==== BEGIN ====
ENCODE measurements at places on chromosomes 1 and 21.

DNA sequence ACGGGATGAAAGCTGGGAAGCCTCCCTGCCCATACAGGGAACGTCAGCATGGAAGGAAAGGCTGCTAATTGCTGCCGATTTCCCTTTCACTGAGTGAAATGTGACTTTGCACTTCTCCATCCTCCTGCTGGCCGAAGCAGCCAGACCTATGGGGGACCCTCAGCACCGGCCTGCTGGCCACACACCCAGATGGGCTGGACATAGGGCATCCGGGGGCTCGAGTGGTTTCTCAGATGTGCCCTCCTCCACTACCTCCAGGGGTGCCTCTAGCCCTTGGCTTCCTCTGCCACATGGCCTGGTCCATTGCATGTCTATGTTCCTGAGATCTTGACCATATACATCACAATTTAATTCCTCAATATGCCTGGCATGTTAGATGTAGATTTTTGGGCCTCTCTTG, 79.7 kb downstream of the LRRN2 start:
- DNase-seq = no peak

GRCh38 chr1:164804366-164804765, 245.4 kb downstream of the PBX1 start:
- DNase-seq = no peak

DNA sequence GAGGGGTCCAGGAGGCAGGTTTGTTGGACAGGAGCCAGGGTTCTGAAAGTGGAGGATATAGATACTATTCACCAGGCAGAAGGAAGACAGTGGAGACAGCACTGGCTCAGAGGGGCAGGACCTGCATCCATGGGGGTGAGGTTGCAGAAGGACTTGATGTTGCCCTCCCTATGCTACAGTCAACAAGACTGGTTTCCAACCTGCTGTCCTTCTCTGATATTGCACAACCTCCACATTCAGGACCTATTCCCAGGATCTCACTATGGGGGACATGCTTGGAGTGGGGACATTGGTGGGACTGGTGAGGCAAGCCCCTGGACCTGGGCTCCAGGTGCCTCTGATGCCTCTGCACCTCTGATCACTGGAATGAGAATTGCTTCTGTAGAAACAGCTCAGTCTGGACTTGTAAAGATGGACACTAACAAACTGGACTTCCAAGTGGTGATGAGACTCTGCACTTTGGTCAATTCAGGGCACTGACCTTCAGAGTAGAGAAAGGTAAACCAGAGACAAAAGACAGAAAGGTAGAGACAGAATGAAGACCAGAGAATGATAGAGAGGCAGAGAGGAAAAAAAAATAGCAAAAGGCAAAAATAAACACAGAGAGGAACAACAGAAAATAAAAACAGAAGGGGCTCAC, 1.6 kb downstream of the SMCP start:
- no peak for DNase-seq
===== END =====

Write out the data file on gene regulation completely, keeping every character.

ENCODE measurements at places on chromosomes 1 and 21.

DNA sequence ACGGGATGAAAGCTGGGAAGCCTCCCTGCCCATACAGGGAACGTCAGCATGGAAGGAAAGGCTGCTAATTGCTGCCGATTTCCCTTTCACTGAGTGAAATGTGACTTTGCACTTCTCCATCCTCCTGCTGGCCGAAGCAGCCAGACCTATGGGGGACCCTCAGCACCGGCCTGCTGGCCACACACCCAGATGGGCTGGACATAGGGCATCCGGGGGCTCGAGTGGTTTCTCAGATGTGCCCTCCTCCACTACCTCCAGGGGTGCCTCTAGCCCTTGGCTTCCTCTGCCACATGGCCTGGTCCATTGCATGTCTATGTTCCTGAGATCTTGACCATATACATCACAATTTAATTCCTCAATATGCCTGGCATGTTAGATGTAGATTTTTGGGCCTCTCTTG, 79.7 kb downstream of the LRRN2 start:
- DNase-seq = no peak

GRCh38 chr1:164804366-164804765, 245.4 kb downstream of the PBX1 start:
- DNase-seq = no peak

DNA sequence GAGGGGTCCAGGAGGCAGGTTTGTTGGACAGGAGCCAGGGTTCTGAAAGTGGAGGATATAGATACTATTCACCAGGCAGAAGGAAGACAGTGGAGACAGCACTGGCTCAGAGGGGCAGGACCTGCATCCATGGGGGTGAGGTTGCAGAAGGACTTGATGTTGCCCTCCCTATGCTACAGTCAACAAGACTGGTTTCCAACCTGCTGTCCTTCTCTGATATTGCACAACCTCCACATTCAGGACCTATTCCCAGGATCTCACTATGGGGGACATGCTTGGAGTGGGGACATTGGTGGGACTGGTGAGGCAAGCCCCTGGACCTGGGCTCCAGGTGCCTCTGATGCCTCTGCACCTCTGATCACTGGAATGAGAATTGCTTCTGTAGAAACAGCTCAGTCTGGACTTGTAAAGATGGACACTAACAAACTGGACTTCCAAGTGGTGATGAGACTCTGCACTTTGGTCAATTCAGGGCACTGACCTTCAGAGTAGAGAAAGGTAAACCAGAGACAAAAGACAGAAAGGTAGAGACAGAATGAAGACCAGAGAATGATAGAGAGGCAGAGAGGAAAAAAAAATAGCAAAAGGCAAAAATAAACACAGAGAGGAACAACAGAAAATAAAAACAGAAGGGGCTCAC, 1.6 kb downstream of the SMCP start:
- no peak for DNase-seq